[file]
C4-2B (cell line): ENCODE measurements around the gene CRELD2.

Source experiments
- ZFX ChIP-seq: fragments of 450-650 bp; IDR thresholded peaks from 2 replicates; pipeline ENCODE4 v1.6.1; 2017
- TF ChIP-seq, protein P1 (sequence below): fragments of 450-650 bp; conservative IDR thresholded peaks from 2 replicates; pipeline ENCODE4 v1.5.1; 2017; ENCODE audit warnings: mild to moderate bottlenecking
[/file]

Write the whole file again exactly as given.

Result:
C4-2B (cell line): ENCODE measurements around the gene CRELD2.

Source experiments
- ZFX ChIP-seq: fragments of 450-650 bp; IDR thresholded peaks from 2 replicates; pipeline ENCODE4 v1.6.1; 2017
- TF ChIP-seq, protein P1 (sequence below): fragments of 450-650 bp; conservative IDR thresholded peaks from 2 replicates; pipeline ENCODE4 v1.5.1; 2017; ENCODE audit warnings: mild to moderate bottlenecking